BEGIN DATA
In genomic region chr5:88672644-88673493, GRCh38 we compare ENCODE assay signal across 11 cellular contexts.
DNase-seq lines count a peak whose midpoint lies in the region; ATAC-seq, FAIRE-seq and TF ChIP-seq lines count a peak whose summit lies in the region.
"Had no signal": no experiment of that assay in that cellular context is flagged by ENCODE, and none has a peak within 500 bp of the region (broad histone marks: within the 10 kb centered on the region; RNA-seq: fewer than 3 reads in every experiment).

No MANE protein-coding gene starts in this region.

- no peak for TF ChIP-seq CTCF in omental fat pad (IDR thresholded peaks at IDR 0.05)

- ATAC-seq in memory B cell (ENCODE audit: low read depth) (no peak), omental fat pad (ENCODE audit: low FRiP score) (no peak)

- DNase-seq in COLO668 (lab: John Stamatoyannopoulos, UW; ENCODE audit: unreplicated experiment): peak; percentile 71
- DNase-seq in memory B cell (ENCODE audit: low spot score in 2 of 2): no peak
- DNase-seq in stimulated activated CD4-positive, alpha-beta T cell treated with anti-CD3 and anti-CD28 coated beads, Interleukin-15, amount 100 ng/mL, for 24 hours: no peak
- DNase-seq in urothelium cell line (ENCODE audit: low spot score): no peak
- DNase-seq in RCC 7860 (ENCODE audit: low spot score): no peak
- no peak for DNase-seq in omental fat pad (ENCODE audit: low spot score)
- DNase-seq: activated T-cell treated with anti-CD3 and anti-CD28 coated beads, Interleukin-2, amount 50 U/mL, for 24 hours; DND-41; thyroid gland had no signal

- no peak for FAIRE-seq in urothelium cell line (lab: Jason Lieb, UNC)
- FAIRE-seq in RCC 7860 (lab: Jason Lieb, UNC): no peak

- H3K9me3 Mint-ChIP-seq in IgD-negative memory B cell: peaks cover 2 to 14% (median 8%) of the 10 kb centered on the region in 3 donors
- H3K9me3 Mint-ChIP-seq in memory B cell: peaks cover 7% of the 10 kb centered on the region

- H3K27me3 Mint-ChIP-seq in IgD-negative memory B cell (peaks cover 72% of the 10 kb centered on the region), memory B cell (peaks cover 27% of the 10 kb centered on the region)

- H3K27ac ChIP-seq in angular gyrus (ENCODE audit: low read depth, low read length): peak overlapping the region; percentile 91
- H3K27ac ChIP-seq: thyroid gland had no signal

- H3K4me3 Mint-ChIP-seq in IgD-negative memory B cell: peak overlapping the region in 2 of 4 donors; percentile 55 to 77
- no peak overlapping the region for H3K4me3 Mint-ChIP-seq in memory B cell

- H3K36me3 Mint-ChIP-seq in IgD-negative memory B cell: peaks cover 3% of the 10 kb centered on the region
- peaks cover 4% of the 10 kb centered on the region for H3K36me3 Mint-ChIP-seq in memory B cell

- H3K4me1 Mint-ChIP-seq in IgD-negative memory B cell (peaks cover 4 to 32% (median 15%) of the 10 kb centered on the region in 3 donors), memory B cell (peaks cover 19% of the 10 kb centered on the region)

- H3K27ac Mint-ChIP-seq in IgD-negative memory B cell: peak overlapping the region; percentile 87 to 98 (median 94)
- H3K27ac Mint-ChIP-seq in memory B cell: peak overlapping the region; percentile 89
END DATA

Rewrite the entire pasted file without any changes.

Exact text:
In genomic region chr5:88672644-88673493, GRCh38 we compare ENCODE assay signal across 11 cellular contexts.
DNase-seq lines count a peak whose midpoint lies in the region; ATAC-seq, FAIRE-seq and TF ChIP-seq lines count a peak whose summit lies in the region.
"Had no signal": no experiment of that assay in that cellular context is flagged by ENCODE, and none has a peak within 500 bp of the region (broad histone marks: within the 10 kb centered on the region; RNA-seq: fewer than 3 reads in every experiment).

No MANE protein-coding gene starts in this region.

- no peak for TF ChIP-seq CTCF in omental fat pad (IDR thresholded peaks at IDR 0.05)

- ATAC-seq in memory B cell (ENCODE audit: low read depth) (no peak), omental fat pad (ENCODE audit: low FRiP score) (no peak)

- DNase-seq in COLO668 (lab: John Stamatoyannopoulos, UW; ENCODE audit: unreplicated experiment): peak; percentile 71
- DNase-seq in memory B cell (ENCODE audit: low spot score in 2 of 2): no peak
- DNase-seq in stimulated activated CD4-positive, alpha-beta T cell treated with anti-CD3 and anti-CD28 coated beads, Interleukin-15, amount 100 ng/mL, for 24 hours: no peak
- DNase-seq in urothelium cell line (ENCODE audit: low spot score): no peak
- DNase-seq in RCC 7860 (ENCODE audit: low spot score): no peak
- no peak for DNase-seq in omental fat pad (ENCODE audit: low spot score)
- DNase-seq: activated T-cell treated with anti-CD3 and anti-CD28 coated beads, Interleukin-2, amount 50 U/mL, for 24 hours; DND-41; thyroid gland had no signal

- no peak for FAIRE-seq in urothelium cell line (lab: Jason Lieb, UNC)
- FAIRE-seq in RCC 7860 (lab: Jason Lieb, UNC): no peak

- H3K9me3 Mint-ChIP-seq in IgD-negative memory B cell: peaks cover 2 to 14% (median 8%) of the 10 kb centered on the region in 3 donors
- H3K9me3 Mint-ChIP-seq in memory B cell: peaks cover 7% of the 10 kb centered on the region

- H3K27me3 Mint-ChIP-seq in IgD-negative memory B cell (peaks cover 72% of the 10 kb centered on the region), memory B cell (peaks cover 27% of the 10 kb centered on the region)

- H3K27ac ChIP-seq in angular gyrus (ENCODE audit: low read depth, low read length): peak overlapping the region; percentile 91
- H3K27ac ChIP-seq: thyroid gland had no signal

- H3K4me3 Mint-ChIP-seq in IgD-negative memory B cell: peak overlapping the region in 2 of 4 donors; percentile 55 to 77
- no peak overlapping the region for H3K4me3 Mint-ChIP-seq in memory B cell

- H3K36me3 Mint-ChIP-seq in IgD-negative memory B cell: peaks cover 3% of the 10 kb centered on the region
- peaks cover 4% of the 10 kb centered on the region for H3K36me3 Mint-ChIP-seq in memory B cell

- H3K4me1 Mint-ChIP-seq in IgD-negative memory B cell (peaks cover 4 to 32% (median 15%) of the 10 kb centered on the region in 3 donors), memory B cell (peaks cover 19% of the 10 kb centered on the region)

- H3K27ac Mint-ChIP-seq in IgD-negative memory B cell: peak overlapping the region; percentile 87 to 98 (median 94)
- H3K27ac Mint-ChIP-seq in memory B cell: peak overlapping the region; percentile 89